We just posted this month’s Black Market a few hours ago, which means the new song from Primordial — which just dropped a few minutes ago — won’t be eligible for inclusion till October’s column. But you can rest assured, it will be included. I was actually under the impression the Irish band’s upcoming eighth album, Where Greater Men Have Fallen, wasn’t out until next March, but either my intel was bad or it’s been moved up by four months, because apparently it’s now set to arrive in November. That’s a pretty good time of year to listen to Primordial: cold, windy late autumn, on the verge of winter: a good time for leather jackets and over-ear headphones and loud, burly, epic Irish heavy metal. And this record delivers just that. Primordial had been trending away from harsher black-metal sonics and toward a more traditional metal sound for some time, but Where Greater Men Have Fallen goes all-in: This thing is almost Maiden-esque in its majesty. The album’s opener/title track is a snarling, wild beast; it is available to stream now, and I encourage you to do just that.
One of the things I love so much about Ryan Adams’ new self-titled LP is the way in which he incorporates all these atavistic, objectively uncool ’80s sounds and wrings from them this absolutely devastating emotional power. Scott rightly compared the record to Bryan Adams; Chris Ryan at Grantland — also rightly — compared it to Tom Petty. And that’s all in there! By way of additional evidence, Ryan Adams covered Foreigner’s inescapable 1984 ballad “I Want To Know What Love Is” as part of his performance on NPR’s World Cafe. And today, audio of that track has landed. The original doesn’t exactly skimp on the portentous gloom, but Adams strips the song down to its essential components and makes it both bigger and sadder. The guy is having a great year, and this only adds to it. Stream or download below.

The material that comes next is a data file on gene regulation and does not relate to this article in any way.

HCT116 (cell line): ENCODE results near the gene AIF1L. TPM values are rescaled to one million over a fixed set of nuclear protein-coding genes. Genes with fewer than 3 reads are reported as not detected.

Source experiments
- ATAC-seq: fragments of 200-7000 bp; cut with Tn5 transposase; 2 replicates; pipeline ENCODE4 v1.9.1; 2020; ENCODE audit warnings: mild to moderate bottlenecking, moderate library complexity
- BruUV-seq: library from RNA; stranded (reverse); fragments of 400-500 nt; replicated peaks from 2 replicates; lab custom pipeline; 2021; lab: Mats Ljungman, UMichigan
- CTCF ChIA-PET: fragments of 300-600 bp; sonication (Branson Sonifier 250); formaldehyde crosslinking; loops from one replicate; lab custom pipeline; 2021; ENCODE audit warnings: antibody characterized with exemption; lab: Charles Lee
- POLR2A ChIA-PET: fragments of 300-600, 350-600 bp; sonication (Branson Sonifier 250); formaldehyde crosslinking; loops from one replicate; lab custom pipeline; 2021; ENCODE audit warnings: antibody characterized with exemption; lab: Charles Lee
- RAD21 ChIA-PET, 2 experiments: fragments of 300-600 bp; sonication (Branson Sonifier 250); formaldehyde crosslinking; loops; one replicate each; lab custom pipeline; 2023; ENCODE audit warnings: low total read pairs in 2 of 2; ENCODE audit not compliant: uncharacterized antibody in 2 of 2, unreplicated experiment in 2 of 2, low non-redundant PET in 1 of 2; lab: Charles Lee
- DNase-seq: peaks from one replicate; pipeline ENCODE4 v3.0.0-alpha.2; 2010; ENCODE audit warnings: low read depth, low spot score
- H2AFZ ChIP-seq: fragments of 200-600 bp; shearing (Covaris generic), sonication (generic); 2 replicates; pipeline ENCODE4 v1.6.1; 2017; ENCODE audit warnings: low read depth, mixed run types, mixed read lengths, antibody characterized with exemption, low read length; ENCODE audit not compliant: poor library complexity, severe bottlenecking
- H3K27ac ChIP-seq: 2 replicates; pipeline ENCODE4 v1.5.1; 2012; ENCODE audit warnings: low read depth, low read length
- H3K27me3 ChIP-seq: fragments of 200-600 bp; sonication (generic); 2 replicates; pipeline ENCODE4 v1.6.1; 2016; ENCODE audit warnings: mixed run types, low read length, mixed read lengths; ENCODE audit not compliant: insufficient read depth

Copenhagen’s Communions are inextricably tangled up with the Danish scene that spawned bands like Iceage, Lower, Vår, and Lust For Youth: Communions share a rehearsal space with the former two bands (among others), and they have released music on Posh Isolation, the label owned by Loke Rahbek, who is a member of the latter two bands. But Communions do not sound anything like any of those bands. For my money, they are so much better! When I listen to the band’s new two-song 7″ (which follows the Cobblestones EP from earlier this year), I can hear some early Real Estate, some La’s, some Go-Betweens, but it reminds me of nothing so much as the Stone Roses’ 1989 debut — which is about the highest praise I can think of. It’s a warm gust of spindly, spider-y guitars and heavy-lidded, heavenly vocals, all soaked in good LSD and set to a bubbling, effortless, joyous rhythm. I’ve now listened to the A-side, “So Long Sun,” a few dozen times over the past hour, and I’m already starting to itch for a full-length. You can check it out below, and you definitely should do just that.